Earth’s oceans, forests and other ecosystems continue to soak up about half the carbon dioxide emitted into the atmosphere by human activities, even as those emissions have increased, according to a study by University of Colorado and NOAA scientists published August 1 in the journal Nature.
Carbon dioxide is emitted into the atmosphere mainly by fossil fuel combustion but also by forest fires and some natural processes. The gas can also be pulled out of the atmosphere into the tissues of growing plants or absorbed by the waters of Earth’s oceans. A series of recent studies suggested that natural sinks of carbon dioxide might no longer be keeping up with the increasing rate of emissions. If that were to happen, it would cause a faster-than-expected rise in atmospheric carbon dioxide and projected climate change impacts.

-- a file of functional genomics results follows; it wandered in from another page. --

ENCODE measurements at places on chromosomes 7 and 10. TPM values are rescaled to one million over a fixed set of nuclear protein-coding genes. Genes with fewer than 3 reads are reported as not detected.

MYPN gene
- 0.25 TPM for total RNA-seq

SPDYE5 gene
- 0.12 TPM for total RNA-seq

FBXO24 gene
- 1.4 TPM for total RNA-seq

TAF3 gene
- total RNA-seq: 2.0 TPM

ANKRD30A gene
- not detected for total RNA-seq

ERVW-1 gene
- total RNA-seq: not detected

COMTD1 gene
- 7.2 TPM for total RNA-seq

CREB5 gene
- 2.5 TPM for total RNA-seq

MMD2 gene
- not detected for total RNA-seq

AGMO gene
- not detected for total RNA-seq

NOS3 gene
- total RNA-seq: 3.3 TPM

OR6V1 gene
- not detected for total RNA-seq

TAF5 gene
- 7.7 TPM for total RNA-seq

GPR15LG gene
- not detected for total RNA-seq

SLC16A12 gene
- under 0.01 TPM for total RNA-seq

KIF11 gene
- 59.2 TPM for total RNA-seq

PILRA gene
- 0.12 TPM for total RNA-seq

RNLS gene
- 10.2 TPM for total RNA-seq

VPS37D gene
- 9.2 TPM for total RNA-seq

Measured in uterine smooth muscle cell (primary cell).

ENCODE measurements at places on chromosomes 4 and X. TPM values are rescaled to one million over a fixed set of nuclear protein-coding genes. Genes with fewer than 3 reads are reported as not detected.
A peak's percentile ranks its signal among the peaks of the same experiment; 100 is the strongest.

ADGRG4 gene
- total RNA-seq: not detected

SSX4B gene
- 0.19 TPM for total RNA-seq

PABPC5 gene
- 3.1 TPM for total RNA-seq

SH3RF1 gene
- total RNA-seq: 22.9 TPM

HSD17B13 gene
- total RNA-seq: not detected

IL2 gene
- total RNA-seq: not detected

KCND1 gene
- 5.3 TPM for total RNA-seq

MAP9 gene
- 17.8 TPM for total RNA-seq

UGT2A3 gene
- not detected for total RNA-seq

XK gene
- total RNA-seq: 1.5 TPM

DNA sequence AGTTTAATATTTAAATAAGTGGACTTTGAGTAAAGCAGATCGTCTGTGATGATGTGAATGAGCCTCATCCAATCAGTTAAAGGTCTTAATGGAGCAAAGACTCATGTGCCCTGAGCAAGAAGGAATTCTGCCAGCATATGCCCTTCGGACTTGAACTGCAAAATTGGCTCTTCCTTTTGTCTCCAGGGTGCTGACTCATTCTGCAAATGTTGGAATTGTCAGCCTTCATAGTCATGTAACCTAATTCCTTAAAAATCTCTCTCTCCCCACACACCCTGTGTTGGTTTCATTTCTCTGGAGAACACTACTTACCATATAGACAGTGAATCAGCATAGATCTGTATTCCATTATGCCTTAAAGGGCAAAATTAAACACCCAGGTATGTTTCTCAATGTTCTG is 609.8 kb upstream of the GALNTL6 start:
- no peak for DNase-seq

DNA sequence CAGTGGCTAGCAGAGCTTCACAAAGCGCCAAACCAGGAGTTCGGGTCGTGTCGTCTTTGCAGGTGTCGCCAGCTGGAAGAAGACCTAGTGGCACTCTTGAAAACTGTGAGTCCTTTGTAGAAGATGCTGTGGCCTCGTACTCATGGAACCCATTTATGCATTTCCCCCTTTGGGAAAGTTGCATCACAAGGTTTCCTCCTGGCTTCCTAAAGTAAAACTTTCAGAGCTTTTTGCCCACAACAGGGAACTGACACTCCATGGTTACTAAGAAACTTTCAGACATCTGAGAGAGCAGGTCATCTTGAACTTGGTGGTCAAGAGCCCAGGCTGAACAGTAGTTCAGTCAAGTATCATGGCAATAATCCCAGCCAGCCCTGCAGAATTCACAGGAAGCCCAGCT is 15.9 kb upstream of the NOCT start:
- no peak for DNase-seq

Ballantyne, Tans and their colleagues saw no faster-than-expected rise, however. Their estimate showed that overall, oceans and natural ecosystems continue to pull about half of people’s carbon dioxide emissions out of the atmosphere. Since emissions of CO2 have increased substantially since 1960, Ballantyne said, “Earth is taking up twice as much CO2 today as it was 50 years ago.”
The rest continues to accumulate in the atmosphere, where it is likely to accelerate global warming.
This new global analysis makes it clear that scientists do not yet understand well enough the processes by which ecosystems of the world are removing CO2 from the atmosphere, or the relative importance of possible sinks: regrowing forests on different continents, for example, or changing absorption of carbon dioxide by various ocean regions.